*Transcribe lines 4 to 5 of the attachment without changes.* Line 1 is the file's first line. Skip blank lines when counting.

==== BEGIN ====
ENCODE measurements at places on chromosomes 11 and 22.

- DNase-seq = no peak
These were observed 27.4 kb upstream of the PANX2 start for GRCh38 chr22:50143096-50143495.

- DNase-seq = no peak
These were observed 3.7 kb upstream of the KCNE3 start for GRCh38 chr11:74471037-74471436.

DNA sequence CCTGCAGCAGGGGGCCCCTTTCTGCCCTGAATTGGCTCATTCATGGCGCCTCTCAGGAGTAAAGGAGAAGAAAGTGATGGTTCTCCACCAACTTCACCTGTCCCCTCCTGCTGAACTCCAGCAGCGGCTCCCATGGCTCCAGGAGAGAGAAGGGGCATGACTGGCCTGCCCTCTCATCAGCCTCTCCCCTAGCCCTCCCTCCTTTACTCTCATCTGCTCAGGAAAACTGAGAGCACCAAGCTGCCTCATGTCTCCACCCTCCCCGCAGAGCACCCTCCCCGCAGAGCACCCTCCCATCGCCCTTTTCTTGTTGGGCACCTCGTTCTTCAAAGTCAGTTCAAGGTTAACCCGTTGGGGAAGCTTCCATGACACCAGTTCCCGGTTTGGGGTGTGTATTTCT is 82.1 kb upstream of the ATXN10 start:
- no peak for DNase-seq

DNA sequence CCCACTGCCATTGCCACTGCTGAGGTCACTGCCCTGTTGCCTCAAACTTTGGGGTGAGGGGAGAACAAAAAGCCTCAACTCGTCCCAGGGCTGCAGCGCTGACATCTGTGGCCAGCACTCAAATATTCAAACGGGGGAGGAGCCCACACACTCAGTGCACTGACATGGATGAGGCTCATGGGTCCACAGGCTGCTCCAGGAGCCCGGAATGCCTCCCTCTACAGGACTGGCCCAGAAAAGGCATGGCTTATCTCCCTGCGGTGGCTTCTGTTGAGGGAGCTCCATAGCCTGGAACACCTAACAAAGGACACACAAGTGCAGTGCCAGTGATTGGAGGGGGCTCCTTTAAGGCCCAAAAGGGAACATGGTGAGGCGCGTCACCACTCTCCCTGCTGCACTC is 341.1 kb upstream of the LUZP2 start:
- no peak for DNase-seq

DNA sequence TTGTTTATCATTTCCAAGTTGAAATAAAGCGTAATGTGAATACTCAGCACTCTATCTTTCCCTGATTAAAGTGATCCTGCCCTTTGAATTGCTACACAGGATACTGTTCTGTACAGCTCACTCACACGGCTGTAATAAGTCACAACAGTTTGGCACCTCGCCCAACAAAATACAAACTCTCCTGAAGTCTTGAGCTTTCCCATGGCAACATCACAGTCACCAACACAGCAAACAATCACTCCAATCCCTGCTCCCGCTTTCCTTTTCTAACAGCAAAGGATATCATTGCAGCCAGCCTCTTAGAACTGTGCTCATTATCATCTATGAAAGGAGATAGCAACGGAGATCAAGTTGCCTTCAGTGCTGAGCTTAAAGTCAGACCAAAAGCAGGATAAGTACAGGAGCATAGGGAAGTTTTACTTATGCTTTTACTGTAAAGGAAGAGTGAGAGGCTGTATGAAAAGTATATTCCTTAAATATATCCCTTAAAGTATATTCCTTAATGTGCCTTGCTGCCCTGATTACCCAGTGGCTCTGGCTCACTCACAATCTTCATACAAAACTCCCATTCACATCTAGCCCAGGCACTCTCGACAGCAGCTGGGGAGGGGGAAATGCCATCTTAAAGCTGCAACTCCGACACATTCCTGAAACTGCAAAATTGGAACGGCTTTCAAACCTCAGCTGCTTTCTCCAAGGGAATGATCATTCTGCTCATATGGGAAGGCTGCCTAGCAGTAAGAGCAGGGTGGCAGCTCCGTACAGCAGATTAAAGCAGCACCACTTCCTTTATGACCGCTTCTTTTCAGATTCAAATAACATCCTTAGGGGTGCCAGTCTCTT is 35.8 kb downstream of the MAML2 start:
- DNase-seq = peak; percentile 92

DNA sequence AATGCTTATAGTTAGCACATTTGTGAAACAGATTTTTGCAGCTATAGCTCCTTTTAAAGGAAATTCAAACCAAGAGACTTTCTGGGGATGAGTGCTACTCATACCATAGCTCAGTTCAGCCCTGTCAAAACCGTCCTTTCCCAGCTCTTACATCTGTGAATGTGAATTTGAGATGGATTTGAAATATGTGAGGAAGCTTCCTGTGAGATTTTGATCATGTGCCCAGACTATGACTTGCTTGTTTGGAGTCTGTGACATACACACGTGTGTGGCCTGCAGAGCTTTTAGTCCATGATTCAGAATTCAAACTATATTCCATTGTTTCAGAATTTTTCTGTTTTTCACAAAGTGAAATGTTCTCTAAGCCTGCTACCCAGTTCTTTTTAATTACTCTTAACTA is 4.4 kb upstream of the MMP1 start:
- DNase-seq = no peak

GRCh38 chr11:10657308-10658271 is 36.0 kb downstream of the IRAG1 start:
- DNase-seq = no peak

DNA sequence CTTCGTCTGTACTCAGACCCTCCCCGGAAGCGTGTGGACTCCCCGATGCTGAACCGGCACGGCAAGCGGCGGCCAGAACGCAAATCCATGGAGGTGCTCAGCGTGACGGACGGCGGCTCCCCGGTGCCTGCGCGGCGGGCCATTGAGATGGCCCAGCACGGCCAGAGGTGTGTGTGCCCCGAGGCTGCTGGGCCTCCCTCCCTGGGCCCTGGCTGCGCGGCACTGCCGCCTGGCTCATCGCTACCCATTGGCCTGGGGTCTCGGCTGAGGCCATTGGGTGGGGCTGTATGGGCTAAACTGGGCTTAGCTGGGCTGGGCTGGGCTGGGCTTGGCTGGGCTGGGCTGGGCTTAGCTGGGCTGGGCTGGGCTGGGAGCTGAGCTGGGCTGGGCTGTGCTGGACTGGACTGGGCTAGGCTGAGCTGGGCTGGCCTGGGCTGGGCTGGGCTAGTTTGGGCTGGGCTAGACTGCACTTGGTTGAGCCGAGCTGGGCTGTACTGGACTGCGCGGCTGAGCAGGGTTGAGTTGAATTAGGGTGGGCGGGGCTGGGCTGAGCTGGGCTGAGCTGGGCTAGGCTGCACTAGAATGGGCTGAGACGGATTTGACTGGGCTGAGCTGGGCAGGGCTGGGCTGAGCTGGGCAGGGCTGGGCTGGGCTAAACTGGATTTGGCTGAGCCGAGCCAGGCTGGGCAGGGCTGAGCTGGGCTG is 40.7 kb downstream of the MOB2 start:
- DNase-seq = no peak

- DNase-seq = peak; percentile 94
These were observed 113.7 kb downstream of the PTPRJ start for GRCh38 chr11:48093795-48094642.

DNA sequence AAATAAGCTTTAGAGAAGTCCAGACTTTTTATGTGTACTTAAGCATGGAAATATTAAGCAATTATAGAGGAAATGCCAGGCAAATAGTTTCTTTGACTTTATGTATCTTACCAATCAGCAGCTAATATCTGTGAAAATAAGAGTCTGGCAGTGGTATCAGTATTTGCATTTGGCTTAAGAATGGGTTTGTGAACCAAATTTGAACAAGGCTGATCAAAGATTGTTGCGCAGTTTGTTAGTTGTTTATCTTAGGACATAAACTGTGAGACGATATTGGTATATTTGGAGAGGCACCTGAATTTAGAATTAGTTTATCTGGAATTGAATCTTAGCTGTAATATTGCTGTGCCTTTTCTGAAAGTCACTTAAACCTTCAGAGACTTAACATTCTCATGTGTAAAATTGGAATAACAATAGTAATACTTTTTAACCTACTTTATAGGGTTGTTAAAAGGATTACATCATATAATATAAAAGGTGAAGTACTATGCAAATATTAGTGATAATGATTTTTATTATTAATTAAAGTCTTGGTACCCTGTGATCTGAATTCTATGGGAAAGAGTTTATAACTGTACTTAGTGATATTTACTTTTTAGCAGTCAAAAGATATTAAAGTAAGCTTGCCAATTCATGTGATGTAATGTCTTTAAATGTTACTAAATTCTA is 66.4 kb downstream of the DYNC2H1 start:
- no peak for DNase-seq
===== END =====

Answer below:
- DNase-seq = no peak
These were observed 3.7 kb upstream of the KCNE3 start for GRCh38 chr11:74471037-74471436.